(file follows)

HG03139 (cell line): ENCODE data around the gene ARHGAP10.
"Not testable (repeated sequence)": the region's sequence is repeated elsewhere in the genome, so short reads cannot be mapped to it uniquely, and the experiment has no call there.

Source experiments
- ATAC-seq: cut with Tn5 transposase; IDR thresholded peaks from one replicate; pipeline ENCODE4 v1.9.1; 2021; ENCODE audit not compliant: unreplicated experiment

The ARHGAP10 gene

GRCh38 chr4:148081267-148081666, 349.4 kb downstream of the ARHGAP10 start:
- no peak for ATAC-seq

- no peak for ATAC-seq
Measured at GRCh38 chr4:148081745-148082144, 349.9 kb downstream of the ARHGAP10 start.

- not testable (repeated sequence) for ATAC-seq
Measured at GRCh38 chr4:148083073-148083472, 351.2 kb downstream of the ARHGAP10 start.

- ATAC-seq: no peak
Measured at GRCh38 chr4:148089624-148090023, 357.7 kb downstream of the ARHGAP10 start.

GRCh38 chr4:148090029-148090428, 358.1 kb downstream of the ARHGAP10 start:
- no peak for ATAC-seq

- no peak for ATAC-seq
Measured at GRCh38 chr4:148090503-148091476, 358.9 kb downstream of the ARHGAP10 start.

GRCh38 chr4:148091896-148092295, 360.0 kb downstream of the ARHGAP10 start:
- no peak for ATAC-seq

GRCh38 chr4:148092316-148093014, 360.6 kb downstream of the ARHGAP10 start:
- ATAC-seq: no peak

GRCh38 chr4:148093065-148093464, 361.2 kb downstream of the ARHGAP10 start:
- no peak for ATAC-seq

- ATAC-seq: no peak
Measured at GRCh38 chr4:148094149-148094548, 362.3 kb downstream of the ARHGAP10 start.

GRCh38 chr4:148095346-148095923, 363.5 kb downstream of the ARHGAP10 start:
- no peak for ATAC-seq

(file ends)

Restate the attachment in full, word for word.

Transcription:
HG03139 (cell line): ENCODE data around the gene ARHGAP10.
"Not testable (repeated sequence)": the region's sequence is repeated elsewhere in the genome, so short reads cannot be mapped to it uniquely, and the experiment has no call there.

Source experiments
- ATAC-seq: cut with Tn5 transposase; IDR thresholded peaks from one replicate; pipeline ENCODE4 v1.9.1; 2021; ENCODE audit not compliant: unreplicated experiment

The ARHGAP10 gene

GRCh38 chr4:148081267-148081666, 349.4 kb downstream of the ARHGAP10 start:
- no peak for ATAC-seq

- no peak for ATAC-seq
Measured at GRCh38 chr4:148081745-148082144, 349.9 kb downstream of the ARHGAP10 start.

- not testable (repeated sequence) for ATAC-seq
Measured at GRCh38 chr4:148083073-148083472, 351.2 kb downstream of the ARHGAP10 start.

- ATAC-seq: no peak
Measured at GRCh38 chr4:148089624-148090023, 357.7 kb downstream of the ARHGAP10 start.

GRCh38 chr4:148090029-148090428, 358.1 kb downstream of the ARHGAP10 start:
- no peak for ATAC-seq

- no peak for ATAC-seq
Measured at GRCh38 chr4:148090503-148091476, 358.9 kb downstream of the ARHGAP10 start.

GRCh38 chr4:148091896-148092295, 360.0 kb downstream of the ARHGAP10 start:
- no peak for ATAC-seq

GRCh38 chr4:148092316-148093014, 360.6 kb downstream of the ARHGAP10 start:
- ATAC-seq: no peak

GRCh38 chr4:148093065-148093464, 361.2 kb downstream of the ARHGAP10 start:
- no peak for ATAC-seq

- ATAC-seq: no peak
Measured at GRCh38 chr4:148094149-148094548, 362.3 kb downstream of the ARHGAP10 start.

GRCh38 chr4:148095346-148095923, 363.5 kb downstream of the ARHGAP10 start:
- no peak for ATAC-seq